Startup ViXS Systems Debuts With New Video Frame Game

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In one grand vision for the entertainment home network of the future, consumers can watch video wherever and whenever they want using wireless connections.

But to deliver that concept, electronics and technology vendors have been trying to solve a big problem — how to deliver fat video files across a wireless home network prone to ebbing bandwidth.

So far, they've concentrated on trying to pump up the home network's existing bandwidth while keeping the same rates of video resolution and compression. That's where they've got it all wrong, according to a Toronto-based startup that debuted earlier this month.

After operating in stealth mode for 18 months, ViXS Systems Inc. has now made its debut, offering a new take on the problem of moving Internet-protocol video around in a home network.

The Toronto, Canada-based startup is currently hitting the market with a processor and related software to distribute broadcast-quality video around wired or wireless home networks at a constant, guaranteed 30 frames per second.

"We believe there has been a lot bandied about with respect to QOS [quality of service] and what that means, and we think in many ways the industry has taken the wrong direction in defining QOS for video," said Roy Stewart, senior vice president of interactive technologies. "We believe video QOS is defined as 30 frames per second.

"Video is not measured in data rates. It is measured in frames, and if you can't guarantee 30 frames of high-quality video, you are not paving the proper standard for high-quality video."

802.11 has limits

Wireless 802.11 networks have become popular among broadband users because they allow for the sharing of a high-speed Internet connection between devices without stringing wires. But they have drawbacks.

Other devices, including microwave ovens and cordless phones, can interfere with the signal, and there are distance limits. The farther away from the wireless base station you are, the less bandwidth the network provides.

"In 802.11a, the maximum you can get is 54 megabits per second," said director of product marketing Wendell Smith. "But if you walk from the access point to the extreme corner of your house, it may drop all the way down to 6 megabits per second.

"If your video requires 10 megabits per second, you are guaranteed at some point to fail."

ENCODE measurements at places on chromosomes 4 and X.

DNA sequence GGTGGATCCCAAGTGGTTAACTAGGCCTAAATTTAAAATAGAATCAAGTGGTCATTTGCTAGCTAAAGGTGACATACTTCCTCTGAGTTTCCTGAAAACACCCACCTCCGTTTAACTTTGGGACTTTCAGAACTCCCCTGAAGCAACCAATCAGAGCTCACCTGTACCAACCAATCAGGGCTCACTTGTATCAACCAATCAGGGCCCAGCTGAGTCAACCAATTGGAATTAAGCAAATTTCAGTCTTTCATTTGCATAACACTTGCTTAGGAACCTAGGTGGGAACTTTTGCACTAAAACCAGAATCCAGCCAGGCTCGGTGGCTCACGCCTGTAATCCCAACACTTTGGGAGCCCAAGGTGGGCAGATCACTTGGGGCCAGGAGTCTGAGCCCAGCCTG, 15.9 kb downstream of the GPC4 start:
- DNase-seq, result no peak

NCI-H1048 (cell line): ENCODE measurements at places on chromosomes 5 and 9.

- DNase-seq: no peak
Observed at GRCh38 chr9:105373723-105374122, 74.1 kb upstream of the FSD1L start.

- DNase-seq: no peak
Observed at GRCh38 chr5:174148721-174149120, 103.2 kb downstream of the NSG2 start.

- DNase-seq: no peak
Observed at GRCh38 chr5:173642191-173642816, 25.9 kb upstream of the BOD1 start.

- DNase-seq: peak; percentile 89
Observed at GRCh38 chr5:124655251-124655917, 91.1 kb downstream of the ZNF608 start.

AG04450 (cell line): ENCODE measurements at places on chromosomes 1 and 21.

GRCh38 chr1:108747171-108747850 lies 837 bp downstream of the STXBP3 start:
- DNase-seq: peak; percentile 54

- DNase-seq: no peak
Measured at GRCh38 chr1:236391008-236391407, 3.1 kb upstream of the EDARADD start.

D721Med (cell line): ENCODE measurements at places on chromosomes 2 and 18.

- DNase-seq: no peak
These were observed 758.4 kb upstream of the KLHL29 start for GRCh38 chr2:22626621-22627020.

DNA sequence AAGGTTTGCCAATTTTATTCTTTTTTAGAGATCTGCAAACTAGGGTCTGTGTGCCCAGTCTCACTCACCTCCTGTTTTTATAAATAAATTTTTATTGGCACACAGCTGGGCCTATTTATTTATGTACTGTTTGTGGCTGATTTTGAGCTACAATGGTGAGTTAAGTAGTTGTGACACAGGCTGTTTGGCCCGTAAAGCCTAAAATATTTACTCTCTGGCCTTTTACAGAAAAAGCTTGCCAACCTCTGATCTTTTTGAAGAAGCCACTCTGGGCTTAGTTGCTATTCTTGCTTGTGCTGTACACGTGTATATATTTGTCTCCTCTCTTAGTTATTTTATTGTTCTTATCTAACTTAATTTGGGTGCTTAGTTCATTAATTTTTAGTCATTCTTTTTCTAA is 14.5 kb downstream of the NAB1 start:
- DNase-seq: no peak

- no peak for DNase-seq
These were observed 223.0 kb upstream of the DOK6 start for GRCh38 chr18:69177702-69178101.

ViXS's Xcode processor and related software-management system deals with the problem by maintaining the frame rate at 30 frames per second and instead adjusting the bit rate, resolution and Moving Picture Experts Group (MPEG) compression.

The screen size stays constant, but the system will cut out some color and contrast information that's contained in the data stream. Much of this information is not discernable to the human eye until the data rate drops significantly.

"You sacrifice a bit of resolution, but you are continuing to watch. Your user experience is the same," Smith said.

To reach deployment, the company has filed more than 50 patents, and is working with several electronics manufacturers — including set-top box makers — to incorporate the technology in consumer devices, Stewart said. The company has signed trial agreements with several U.S. cable operators.

"I think cable operators are very open to the idea," said Stewart. "It's just a question of when their business model will allow them to deploy a product."

Home-Net interest

Although home networking is still in the early market stages, in-house systems that can bat video around have attracted a lot of interest, according to Michael Wolf, director of enterprise and residential communications for analyst firm In-Stat/MDR (a sister company to Multichannel News). How ViXS shapes up compared to competing technologies will depend on how well it works outside of controlled lab tests.

"This is a potential big payday," Wolf said. "If it were to work, there would be a lot of people interested in it."

But there are hurdles, and one of the biggest is digital rights management. Content providers have been quite leery of any technology that shares perfect digital copies of copyrighted video — and they're even more concerned if it can find its way beyond an authorized user's home network.

ViXS said its technology does support several major encryption and digital rights-management schemes, but that isn't enough, according to Wolf.

"Someone has got to figure this out before this stuff ever gets used in a wide number of homes," he noted. "They talk about tying in Triple DES [data encryption standard] encryption. I still think that they need a stronger story on that, meaning that you can't do multiple copies."

With that and several other deployment obstacles, it doesn't take too long for the promise of multimedia home networks to meet some harsh market realities.

"Most of this connected home stuff — there is so much interest in it, but once you consider all of the potential hurdles, it all just kind of skids to a halt," Wolf said.

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